Many marketers have found that adding video to their email programs drives increased engagement and customer loyalty. People love watching videos online (4 billion video views on Facebook alone in 2014), and they aren't all cat videos and sport bloopers.
Emails with "video" in the subject line have a 65% higher click-through rate on average, according to Vidcaster. When video is a central part of your email campaign, the CTR can be 200% higher than a similar campaign without video.
Email Video Strategies: Two B2C Examples
Video can help you cut costs and increase customer satisfaction as well as identify prospects and move them closer to a purchase decision when you integrate your email video strategy with your marketing automation and ecommerce platforms.
Reduce returns: A sports retailer uses video to help ski-boot buyers fit their new boots correctly and reduce unnecessary returns or customer-service contacts.
Every ski-boot purchase triggers a three-part follow-up emails series, which begins with a how-to video. The series generates a 57% open rate and 26% CTR., but most importantly has reduced costly returns and calls to customer service.
Welcome newcomers: A U.K. sports retailer's welcome email to new customers and subscribers links to video interviews with the CEO and three customers to explain its flash-sale ordering and fulfillment system.
This email moves new members back to the website and uses video to answer questions and reduce uncertainties about the buying process. While helpful, text and images would not bring the story and value proposition to life as powerfully as interviews with athlete customers and the company's founder.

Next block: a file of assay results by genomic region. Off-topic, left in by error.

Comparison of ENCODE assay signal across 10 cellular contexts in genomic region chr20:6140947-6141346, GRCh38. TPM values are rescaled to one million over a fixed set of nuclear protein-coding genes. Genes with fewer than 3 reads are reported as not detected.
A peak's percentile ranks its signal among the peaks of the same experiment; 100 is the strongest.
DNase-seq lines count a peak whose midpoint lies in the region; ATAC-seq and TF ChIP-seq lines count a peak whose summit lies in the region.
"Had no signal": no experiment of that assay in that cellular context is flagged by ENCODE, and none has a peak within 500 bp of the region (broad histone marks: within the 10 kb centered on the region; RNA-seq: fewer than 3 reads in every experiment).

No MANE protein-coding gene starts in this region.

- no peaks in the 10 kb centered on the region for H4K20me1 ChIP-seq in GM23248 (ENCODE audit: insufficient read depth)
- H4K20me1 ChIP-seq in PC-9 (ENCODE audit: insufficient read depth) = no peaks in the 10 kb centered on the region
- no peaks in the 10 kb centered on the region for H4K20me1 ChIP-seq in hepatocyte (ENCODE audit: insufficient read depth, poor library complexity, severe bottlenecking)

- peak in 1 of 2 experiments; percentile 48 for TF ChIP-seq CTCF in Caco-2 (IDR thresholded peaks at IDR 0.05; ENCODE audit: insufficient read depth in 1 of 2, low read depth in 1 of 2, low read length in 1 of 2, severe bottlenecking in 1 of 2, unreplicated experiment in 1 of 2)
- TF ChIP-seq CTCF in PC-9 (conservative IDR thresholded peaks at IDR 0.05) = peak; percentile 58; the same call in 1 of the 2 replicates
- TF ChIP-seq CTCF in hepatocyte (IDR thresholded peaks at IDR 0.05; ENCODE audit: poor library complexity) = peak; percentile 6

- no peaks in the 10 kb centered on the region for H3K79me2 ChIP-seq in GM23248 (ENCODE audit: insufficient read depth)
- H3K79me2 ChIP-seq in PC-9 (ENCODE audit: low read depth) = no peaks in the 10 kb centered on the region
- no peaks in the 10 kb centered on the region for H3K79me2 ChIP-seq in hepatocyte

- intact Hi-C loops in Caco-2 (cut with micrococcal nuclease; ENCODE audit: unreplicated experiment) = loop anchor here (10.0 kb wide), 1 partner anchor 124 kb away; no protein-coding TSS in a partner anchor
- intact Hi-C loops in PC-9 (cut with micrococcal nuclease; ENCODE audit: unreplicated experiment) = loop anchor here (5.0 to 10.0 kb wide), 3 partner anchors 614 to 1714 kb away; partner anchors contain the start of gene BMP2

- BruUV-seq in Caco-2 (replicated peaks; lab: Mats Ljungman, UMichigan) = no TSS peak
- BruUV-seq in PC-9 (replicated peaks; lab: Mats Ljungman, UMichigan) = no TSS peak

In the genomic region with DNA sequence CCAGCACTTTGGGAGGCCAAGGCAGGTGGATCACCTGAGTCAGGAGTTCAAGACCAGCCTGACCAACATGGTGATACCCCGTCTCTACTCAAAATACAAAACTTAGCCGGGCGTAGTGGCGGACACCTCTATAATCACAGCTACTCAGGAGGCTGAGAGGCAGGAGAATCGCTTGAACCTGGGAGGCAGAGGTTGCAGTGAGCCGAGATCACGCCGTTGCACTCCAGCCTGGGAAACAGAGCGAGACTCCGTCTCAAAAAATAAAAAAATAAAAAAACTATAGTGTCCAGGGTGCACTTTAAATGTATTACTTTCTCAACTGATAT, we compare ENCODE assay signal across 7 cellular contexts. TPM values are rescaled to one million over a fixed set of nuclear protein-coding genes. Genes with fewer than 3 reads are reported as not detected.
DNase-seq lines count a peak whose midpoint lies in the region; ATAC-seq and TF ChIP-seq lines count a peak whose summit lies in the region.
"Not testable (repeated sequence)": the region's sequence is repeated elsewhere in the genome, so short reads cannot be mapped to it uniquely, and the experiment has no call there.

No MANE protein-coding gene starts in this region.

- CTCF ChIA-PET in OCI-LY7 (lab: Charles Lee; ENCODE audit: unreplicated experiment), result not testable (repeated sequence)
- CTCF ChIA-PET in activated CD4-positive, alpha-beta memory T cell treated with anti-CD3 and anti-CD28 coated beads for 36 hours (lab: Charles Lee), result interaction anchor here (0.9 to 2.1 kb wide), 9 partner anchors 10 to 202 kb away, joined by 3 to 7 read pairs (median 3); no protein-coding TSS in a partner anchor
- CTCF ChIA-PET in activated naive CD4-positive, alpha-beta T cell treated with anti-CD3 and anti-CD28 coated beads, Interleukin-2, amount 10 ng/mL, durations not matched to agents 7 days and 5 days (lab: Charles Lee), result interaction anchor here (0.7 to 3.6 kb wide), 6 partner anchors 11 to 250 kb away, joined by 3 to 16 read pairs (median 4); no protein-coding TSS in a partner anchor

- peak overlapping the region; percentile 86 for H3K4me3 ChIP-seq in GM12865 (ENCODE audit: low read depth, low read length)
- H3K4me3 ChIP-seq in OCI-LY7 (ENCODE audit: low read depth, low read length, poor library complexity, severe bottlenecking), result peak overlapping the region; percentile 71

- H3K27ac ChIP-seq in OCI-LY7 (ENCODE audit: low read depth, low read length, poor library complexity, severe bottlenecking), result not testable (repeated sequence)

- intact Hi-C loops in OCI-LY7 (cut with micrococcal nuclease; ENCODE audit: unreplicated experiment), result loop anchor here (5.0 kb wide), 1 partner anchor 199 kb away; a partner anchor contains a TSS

3 Steps to a Video-Email Marketing Strategy
The innate activity associated with sports makes video marketing a natural for outfitters, but integrating email and video can help any brand achieve a variety of marketing and business goals.
Here are some suggestions (taken from a webinar I co-presented) for launching a video marketing strategy that incorporates email, ecommerce and marketing automation in a top-to-bottom sales funnel model:
1. Top of the funnel: Just get started. All you need is a camera (even the one on your phone), a topic and a platform (embed on your website or host on Facebook, YouTube or Vimeo). Most smartphones and desktops have basic recording and editing tools like QuickTime or iMovie, or you can purchase a video editing software solution.
And you need one more thing: a clear business goal for the video. This, in turn, sets up a distinct call to action. Videos at this level can raise awareness and drive traffic to your website.
Your company might even be in the video business already. Scout around for product demo and trouble-shooting videos, even customer/fan videos. Don't forget your own recorded webinars.
2. Middle: Qualify and move leads faster. Here, prospects reach your website from a public platform (Facebook, YouTube, etc.). Put up a simple lead-generation form that collects identifying information to unlock premium content.
Use that data to launch a drip campaign to these viewers, but watch their video viewing choices for indications that your prospects are closer to buying. This can let you skip ahead a few levels in your campaign schedule and move them to the funnel's bottom.
At this point, you might need to move from a basic video platform to an enterprise-level program that provides more data management and integration with your marketing-automation program.
3. Bottom: Decision time. At this level, you have enough data on your prospects to point them to the videos that will persuade them to take the business action you want (purchase, sign up for a demo, call for an appointment, etc.).
Where are you on the video spectrum? What works, what doesn't? Let me know in the comments.
Until next time, take it up a notch!